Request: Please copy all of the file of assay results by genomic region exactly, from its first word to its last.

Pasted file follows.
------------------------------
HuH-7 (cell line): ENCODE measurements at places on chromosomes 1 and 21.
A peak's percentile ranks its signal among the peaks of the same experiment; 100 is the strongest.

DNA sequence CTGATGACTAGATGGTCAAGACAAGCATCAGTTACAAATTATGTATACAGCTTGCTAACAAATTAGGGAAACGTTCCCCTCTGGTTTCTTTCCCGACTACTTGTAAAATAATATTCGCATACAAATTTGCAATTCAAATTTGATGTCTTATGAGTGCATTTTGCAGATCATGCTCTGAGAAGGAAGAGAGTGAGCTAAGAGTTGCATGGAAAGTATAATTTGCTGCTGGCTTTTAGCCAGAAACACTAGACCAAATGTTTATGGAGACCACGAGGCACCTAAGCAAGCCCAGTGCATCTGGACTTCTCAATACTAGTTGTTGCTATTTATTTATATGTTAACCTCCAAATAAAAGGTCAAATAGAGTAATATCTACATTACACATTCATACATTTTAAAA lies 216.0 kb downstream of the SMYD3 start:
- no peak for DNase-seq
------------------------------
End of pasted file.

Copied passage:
HuH-7 (cell line): ENCODE measurements at places on chromosomes 1 and 21.
A peak's percentile ranks its signal among the peaks of the same experiment; 100 is the strongest.

DNA sequence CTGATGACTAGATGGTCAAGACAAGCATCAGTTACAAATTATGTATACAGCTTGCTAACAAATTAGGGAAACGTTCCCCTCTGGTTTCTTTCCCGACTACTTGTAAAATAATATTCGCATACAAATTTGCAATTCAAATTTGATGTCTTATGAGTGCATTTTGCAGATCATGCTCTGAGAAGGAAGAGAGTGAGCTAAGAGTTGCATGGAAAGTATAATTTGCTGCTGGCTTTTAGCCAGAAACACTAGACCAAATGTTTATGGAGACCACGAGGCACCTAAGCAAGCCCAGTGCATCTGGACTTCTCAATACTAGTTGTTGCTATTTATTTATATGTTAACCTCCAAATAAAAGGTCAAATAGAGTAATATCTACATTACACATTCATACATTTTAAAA lies 216.0 kb downstream of the SMYD3 start:
- no peak for DNase-seq